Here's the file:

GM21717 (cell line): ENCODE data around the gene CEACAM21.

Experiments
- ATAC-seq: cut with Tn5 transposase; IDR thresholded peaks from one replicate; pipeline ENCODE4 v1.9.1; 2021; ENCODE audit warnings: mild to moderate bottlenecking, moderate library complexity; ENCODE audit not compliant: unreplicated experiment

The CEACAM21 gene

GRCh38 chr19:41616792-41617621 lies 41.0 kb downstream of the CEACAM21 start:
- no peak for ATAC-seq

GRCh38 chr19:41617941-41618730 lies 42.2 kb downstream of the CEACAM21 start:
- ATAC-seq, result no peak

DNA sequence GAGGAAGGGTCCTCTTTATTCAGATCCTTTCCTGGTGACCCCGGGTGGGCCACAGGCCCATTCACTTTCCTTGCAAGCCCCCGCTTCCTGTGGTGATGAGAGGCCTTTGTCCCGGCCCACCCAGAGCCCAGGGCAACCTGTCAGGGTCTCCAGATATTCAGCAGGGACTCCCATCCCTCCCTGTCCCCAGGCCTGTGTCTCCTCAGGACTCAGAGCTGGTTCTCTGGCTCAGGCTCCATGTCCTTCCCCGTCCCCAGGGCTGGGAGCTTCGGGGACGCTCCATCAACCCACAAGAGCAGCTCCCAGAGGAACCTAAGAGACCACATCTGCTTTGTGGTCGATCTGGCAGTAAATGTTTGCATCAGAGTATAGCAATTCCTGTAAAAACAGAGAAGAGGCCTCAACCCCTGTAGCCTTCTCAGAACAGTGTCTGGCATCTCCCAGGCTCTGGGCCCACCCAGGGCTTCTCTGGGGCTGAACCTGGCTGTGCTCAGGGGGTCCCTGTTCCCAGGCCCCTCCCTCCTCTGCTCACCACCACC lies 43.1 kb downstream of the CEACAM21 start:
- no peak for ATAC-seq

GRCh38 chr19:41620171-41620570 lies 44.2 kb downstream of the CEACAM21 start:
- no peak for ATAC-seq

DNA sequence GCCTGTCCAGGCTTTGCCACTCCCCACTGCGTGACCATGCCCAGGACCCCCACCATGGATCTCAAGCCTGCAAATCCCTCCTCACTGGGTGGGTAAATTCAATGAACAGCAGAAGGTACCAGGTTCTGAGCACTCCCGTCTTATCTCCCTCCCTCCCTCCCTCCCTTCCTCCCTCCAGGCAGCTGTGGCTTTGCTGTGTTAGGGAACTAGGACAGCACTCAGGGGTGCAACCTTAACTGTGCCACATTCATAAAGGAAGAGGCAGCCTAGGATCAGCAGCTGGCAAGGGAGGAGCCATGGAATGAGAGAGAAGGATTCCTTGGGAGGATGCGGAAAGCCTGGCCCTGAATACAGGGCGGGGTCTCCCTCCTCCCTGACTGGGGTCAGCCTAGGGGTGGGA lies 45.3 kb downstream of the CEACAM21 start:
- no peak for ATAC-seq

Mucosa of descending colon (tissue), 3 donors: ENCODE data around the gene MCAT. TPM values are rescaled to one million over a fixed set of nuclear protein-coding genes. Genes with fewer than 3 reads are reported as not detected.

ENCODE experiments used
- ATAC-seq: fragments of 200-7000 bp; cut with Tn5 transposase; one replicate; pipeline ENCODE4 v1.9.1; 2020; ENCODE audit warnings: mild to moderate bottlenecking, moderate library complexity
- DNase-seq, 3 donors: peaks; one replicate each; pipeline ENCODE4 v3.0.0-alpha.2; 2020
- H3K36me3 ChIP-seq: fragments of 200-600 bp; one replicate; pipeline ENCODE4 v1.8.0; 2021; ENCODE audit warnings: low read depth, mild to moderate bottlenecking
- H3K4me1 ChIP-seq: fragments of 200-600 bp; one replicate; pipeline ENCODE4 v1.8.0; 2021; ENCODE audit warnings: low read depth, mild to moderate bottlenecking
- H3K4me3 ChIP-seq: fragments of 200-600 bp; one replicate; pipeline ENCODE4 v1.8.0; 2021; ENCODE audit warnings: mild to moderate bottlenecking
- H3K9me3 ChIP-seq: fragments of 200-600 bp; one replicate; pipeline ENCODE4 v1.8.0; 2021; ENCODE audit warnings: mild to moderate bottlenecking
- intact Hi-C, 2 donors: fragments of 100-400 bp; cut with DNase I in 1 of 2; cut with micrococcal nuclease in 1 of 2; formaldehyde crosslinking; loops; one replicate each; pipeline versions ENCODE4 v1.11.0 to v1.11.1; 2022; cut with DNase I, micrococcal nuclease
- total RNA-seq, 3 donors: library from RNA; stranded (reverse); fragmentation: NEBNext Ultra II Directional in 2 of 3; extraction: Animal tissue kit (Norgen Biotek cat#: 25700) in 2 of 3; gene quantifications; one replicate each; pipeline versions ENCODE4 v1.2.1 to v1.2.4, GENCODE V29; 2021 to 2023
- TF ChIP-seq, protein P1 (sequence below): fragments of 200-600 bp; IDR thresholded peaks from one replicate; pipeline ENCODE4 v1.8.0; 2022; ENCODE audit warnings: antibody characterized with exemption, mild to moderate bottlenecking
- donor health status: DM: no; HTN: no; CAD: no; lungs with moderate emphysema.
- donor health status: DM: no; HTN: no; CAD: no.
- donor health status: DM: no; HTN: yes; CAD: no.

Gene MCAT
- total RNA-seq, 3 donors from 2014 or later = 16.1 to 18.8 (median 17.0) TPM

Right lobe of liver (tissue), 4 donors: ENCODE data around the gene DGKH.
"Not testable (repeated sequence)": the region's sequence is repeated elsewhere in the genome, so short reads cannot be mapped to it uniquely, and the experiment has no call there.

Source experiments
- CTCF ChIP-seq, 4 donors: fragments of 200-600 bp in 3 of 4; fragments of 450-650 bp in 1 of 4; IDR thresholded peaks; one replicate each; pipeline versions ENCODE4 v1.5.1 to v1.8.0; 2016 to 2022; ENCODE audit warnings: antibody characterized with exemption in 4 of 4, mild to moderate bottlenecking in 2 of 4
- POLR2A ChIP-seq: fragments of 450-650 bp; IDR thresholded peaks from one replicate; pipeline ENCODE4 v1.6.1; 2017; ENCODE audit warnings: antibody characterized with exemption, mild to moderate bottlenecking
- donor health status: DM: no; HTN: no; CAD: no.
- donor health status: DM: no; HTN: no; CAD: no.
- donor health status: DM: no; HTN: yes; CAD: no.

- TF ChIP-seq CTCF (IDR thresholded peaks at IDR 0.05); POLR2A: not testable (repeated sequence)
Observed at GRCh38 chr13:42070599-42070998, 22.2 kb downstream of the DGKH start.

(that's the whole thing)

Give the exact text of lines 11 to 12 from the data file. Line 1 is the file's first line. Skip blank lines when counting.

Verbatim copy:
GRCh38 chr19:41620171-41620570 lies 44.2 kb downstream of the CEACAM21 start:
- no peak for ATAC-seq